Bolshoi exposed as a 'cesspool of cruelty'
With a cast including disgruntled ballerinas and the Soviet old-guard pitched against progressive modernisers, Moscow's Bolshoi Theatre has long been a creative hotbed of murky melodrama.
But last week's acid attack on Sergei Filin, the Bolshoi's artistic director who now faces partial blindness, has brought the corruption and infighting at the company out of the shadowy wings and on to the global stage.
Vicious internal politics have been blamed for the incident, which has left some of its former stars describing the jewel of Russia's artistic heritage as a "disgusting cesspool" where the culture is "pathologically cruel".
Filin, 42, was walking home after a party in Moscow on Thursday night when a masked attacker called out his name before throwing acid in his face.
Speaking from his hospital bed, his face wrapped in bandages, he said: "I saw his hand . and thought he was going to shoot me."
Filin suffered third-degree burns to his face and neck. He underwent 15 hours of emergency surgery and is expected to remain in hospital in Moscow for a week, after which he may be moved to Brussels. His wife, Bolshoi dancer Maria Prorvich, said: "I now fear for his life, even for those of our children."
Filin said: "This is linked to my work - someone doesn't like that I'm successfully leading the Bolshoi."
His theory is shared by almost everyone in Moscow.
Anatoly Iksanov, its general director, said: "I am 100% confident it is linked to his work. He told me he felt like he was on the front lines."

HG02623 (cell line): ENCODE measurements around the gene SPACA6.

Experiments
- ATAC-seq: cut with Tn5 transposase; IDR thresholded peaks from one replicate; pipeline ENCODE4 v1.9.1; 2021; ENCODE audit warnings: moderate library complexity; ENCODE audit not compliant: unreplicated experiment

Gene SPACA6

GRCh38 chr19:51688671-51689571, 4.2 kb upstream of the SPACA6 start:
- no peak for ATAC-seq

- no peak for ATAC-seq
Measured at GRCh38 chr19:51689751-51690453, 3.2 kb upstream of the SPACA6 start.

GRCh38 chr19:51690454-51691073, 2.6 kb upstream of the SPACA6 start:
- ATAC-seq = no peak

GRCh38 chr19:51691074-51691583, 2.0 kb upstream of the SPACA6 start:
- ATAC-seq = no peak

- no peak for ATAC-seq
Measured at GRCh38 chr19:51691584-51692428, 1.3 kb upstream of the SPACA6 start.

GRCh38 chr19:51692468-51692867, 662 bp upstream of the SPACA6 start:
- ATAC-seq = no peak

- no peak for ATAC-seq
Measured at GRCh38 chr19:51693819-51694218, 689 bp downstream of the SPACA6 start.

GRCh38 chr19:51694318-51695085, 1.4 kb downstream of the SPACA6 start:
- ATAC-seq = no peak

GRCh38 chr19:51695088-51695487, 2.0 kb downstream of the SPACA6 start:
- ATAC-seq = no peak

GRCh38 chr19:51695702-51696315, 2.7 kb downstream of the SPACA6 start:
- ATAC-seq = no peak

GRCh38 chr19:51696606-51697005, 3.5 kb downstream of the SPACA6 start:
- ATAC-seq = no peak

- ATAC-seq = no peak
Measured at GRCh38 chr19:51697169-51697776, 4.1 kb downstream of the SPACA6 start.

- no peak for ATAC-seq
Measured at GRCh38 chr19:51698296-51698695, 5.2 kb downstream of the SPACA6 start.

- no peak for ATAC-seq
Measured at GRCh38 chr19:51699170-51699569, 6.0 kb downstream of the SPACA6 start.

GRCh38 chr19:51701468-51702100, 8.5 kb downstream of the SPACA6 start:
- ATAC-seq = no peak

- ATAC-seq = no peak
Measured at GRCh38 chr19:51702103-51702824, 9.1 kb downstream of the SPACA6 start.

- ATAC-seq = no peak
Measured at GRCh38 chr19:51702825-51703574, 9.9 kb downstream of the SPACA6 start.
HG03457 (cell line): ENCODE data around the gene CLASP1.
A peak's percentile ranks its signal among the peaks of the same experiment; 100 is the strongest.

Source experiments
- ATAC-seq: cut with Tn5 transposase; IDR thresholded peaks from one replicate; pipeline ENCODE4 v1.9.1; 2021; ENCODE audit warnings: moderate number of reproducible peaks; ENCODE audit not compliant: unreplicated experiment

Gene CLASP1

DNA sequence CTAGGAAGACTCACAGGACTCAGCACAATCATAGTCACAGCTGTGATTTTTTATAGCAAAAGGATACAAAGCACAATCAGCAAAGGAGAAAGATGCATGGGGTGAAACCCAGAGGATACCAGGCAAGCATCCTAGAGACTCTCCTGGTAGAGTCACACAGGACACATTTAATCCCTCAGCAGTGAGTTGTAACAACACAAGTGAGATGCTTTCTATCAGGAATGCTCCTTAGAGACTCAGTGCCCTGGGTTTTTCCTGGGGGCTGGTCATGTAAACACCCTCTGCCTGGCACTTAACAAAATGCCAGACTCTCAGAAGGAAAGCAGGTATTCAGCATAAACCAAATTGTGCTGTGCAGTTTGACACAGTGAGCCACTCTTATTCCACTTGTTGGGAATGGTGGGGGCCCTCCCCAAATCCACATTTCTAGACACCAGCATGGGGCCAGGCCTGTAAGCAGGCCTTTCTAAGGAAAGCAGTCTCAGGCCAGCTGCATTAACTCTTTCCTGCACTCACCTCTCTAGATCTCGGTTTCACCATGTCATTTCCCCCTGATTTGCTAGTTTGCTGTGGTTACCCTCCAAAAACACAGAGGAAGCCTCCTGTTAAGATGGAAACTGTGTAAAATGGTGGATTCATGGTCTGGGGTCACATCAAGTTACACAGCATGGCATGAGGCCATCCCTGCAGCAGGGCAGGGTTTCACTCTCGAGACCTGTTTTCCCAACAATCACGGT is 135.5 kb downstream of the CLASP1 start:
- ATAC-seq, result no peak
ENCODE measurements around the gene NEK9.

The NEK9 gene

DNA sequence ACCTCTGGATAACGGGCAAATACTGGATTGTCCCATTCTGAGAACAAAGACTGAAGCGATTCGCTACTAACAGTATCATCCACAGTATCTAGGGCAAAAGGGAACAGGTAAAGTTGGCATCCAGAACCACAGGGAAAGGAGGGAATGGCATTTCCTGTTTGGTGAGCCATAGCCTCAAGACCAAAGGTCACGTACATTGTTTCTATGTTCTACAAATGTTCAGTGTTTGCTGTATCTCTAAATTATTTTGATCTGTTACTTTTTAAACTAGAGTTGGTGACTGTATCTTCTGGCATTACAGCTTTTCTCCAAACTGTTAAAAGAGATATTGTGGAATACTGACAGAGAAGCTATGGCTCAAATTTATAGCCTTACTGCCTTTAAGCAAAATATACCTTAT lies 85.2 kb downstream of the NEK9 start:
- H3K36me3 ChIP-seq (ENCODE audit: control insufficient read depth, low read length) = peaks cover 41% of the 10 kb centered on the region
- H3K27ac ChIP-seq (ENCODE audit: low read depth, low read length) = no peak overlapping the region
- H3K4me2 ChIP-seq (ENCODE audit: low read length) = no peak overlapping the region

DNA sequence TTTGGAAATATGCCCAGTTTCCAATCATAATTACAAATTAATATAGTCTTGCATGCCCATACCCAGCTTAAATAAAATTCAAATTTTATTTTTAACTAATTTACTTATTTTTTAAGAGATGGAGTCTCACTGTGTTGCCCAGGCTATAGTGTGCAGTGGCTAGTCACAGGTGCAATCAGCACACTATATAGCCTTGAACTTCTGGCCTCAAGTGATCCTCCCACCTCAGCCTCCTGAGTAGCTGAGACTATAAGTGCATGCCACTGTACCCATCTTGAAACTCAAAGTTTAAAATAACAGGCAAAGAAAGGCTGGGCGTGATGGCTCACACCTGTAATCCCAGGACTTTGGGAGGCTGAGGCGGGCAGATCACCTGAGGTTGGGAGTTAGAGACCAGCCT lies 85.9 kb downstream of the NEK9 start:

Katerina Novikova, a spokesman for the Bolshoi, said: "Sergei was constantly receiving threats after he took up this post.''
The Bolshoi has been the scene of infighting and artistic clashes for decades. For more than 30 years, it was run as what has been described as a "Stalinist dictatorship" under Yuri Grigorovich, the Soviet stalwart who oversaw a reign of terror in which dancers lived in fear of being sacked.
Alexei Ratmansky, its former artistic director, won praise for attempting to modernise it from 2004 to 2008, but eventually resigned in frustration. He wrote on his Facebook page last week: "What happened with Sergei Filin was not accidental. The Bolshoi has many ills.
"It's a disgusting cesspool, of those developing friendships with the artists, the speculators and scalpers, the half-crazy fans ready to bite the throats of the rivals of their favourites." - © The Sunday Telegraph